We had us this mean little apartment by the river:
sirens every weekend, domestic squabbles,
SWAT teams busting meth labs and standoffs with desperate gunmen.
The buildings in town marked the high water lines from ’93.
Yet there was that one elderly neighbor
who grew marigolds out of an old tire and left tins
of homemade peanut brittle on our stoop at Christmas.
Over our door, where the roof peaked,
there was a gap between the original structure
and the sagging, no-color siding
where little birds could get in and out.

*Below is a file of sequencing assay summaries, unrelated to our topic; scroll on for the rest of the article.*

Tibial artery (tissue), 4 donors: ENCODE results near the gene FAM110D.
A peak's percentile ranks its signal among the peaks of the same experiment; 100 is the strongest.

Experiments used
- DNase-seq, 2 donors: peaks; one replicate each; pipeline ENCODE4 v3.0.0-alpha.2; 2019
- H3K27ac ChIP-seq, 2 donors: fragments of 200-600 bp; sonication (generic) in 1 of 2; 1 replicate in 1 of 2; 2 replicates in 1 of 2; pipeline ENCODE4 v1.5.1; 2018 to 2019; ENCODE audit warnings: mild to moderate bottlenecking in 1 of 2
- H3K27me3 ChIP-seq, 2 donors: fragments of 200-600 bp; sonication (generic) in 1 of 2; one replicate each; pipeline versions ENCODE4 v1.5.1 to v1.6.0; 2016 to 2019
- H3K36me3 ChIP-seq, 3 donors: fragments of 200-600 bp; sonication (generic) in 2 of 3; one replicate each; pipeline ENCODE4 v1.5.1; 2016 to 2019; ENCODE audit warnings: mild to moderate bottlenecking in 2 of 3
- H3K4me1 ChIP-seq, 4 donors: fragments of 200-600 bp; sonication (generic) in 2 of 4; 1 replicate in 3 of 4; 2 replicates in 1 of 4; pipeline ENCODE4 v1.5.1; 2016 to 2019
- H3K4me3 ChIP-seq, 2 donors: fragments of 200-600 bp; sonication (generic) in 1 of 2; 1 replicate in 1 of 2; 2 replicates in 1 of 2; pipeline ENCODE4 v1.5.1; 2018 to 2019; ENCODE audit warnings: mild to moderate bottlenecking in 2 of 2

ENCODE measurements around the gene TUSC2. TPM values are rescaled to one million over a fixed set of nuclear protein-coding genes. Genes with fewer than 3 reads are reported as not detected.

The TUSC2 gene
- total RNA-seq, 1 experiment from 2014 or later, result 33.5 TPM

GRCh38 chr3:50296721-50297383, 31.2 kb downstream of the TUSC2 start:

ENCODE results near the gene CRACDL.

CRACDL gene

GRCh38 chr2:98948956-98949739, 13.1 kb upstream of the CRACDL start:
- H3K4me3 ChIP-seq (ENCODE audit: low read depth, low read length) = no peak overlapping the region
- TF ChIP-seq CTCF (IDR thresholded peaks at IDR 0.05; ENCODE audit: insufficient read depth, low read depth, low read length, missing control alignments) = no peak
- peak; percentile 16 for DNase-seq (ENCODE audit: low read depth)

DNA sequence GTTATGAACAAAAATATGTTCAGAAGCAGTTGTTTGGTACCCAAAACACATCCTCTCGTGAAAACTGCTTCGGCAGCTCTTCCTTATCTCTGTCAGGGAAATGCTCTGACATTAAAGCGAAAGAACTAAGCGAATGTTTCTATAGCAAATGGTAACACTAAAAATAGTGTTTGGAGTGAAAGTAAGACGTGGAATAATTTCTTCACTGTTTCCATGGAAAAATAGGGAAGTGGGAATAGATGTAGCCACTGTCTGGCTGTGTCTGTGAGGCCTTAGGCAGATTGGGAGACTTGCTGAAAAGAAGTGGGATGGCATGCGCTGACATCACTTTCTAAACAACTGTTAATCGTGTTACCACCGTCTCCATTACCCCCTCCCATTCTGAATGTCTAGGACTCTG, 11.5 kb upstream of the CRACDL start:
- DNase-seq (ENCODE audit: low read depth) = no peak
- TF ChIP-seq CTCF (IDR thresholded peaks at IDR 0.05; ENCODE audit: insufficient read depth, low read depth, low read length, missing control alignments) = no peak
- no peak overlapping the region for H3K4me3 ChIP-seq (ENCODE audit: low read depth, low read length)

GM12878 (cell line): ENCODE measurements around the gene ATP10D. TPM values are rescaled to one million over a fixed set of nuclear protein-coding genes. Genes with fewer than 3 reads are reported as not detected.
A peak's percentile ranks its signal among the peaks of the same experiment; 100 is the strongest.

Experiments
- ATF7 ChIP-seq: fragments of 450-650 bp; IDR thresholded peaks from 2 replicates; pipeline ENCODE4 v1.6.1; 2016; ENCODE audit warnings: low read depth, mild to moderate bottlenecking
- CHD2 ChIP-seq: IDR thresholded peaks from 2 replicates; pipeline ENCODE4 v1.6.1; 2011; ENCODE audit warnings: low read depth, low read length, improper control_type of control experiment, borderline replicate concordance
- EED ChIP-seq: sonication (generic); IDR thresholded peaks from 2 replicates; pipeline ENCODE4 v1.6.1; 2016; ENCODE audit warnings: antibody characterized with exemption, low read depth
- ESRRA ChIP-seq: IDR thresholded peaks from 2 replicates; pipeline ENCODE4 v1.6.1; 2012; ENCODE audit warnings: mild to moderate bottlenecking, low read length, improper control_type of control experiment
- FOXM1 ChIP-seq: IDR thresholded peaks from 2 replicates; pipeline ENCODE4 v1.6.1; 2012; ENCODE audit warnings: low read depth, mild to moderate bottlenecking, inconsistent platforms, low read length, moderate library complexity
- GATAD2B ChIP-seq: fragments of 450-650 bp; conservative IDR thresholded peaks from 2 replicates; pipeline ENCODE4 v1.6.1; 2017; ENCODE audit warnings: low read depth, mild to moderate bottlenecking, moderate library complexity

brown and gray sparrows built their nest
in the old insulation. At daybreak,
the chicks would start to twitter and wake us.
We called the landlord. He came
with a ladder and boards and shut up the hole.
It took less than a day for the cries to fade,
even as the parent birds added their desperate calls
to their offspring’s.
The next morning, I awoke before sunrise and wondered
when exactly it was we decided
that we could do without birdsong.
Lauren Scharhag is a writer of fiction and poetry. She is the recipient of the Gerard Manley Hopkins Award for poetry and a fellowship from Rockhurst University for fiction. When not writing, she can be found hanging out in prisons or embarking on art pilgrimages. A recent transplant to the Florida Panhandle, she lives with her husband and three cats.